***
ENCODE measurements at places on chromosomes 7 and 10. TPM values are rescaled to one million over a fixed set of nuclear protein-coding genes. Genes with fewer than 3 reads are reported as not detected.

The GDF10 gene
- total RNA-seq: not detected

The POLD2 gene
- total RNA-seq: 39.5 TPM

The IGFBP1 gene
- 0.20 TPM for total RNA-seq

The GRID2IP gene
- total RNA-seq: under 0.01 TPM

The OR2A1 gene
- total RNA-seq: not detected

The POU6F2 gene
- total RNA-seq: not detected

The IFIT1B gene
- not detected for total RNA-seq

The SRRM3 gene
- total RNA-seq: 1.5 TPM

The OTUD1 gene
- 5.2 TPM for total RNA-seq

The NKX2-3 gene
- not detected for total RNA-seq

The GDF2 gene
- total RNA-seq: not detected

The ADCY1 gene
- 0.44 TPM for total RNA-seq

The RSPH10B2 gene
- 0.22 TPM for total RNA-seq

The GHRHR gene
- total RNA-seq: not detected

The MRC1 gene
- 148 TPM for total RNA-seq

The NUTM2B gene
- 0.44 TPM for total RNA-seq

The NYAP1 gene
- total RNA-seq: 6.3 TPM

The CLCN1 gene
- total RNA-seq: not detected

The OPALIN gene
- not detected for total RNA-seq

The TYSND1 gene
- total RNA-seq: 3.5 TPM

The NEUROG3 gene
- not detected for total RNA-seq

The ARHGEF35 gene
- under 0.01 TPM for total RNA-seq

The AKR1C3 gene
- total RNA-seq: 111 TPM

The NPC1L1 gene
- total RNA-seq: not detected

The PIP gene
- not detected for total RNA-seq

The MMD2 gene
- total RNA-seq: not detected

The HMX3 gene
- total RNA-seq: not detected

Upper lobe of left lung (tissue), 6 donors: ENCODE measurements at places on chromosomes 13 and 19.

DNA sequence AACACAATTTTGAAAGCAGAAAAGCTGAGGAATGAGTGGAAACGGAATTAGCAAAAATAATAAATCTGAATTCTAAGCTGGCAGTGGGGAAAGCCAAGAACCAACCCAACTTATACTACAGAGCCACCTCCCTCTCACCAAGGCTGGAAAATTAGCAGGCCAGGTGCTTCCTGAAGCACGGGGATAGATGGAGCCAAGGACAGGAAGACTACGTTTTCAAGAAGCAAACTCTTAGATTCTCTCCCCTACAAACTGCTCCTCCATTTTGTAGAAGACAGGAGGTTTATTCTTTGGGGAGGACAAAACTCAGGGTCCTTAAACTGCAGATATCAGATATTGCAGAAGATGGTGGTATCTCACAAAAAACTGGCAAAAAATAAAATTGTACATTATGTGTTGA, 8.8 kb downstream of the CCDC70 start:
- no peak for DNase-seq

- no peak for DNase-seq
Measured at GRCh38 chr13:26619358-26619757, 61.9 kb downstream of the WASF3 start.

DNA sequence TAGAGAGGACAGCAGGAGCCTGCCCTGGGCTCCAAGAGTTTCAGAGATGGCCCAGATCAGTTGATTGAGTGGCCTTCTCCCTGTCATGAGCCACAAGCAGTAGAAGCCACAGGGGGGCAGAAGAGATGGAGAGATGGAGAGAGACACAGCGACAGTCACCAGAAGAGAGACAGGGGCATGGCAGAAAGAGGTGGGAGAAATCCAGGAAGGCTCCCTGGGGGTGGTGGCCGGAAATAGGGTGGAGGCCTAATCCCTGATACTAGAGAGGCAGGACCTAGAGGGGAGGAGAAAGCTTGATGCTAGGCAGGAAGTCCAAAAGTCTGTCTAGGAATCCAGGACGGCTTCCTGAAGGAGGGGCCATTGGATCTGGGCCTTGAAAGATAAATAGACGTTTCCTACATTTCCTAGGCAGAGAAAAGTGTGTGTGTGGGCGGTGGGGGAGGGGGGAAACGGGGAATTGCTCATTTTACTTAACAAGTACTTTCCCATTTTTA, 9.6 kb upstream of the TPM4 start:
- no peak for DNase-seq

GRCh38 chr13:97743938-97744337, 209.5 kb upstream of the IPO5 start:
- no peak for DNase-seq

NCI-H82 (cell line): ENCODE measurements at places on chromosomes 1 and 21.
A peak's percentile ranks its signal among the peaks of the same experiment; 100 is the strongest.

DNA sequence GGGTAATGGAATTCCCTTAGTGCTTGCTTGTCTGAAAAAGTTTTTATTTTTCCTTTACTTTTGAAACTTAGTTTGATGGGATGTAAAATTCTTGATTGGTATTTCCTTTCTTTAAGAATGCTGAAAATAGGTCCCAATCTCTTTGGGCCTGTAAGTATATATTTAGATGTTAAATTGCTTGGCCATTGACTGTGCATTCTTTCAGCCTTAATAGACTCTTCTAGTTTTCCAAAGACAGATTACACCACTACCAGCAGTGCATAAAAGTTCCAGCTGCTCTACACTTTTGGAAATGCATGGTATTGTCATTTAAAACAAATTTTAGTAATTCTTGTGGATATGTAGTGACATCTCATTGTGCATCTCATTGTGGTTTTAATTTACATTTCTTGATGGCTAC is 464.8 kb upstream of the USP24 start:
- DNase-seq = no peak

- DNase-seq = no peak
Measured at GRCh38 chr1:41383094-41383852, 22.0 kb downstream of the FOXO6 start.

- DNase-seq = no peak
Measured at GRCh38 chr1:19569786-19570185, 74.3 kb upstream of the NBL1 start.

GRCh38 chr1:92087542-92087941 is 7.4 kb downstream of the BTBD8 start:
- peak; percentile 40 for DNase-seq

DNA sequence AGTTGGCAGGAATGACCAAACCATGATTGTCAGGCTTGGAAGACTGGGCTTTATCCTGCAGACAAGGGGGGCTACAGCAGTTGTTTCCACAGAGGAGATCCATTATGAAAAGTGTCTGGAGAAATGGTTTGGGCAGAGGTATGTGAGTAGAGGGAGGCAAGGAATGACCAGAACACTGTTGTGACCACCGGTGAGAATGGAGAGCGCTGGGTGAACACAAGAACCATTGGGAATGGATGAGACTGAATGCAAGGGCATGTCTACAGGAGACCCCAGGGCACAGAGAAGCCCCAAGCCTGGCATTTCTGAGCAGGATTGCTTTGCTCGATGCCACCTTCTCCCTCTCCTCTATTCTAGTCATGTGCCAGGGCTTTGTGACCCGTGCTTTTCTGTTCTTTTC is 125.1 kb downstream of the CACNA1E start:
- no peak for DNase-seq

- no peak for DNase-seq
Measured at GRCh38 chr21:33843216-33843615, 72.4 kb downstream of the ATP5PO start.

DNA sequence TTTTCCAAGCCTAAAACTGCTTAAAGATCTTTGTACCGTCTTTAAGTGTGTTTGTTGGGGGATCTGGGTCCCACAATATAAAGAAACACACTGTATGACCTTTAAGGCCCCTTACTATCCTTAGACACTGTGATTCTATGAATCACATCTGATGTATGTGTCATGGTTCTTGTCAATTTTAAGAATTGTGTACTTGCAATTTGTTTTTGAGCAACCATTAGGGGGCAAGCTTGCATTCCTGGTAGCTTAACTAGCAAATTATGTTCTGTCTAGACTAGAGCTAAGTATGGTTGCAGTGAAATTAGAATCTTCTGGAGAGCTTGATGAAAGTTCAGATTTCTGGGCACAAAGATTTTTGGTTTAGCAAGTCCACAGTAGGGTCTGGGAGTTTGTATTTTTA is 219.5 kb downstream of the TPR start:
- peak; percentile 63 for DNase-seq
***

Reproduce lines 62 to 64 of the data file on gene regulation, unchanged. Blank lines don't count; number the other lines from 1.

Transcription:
- no peak for DNase-seq

GRCh38 chr13:97743938-97744337, 209.5 kb upstream of the IPO5 start:
- no peak for DNase-seq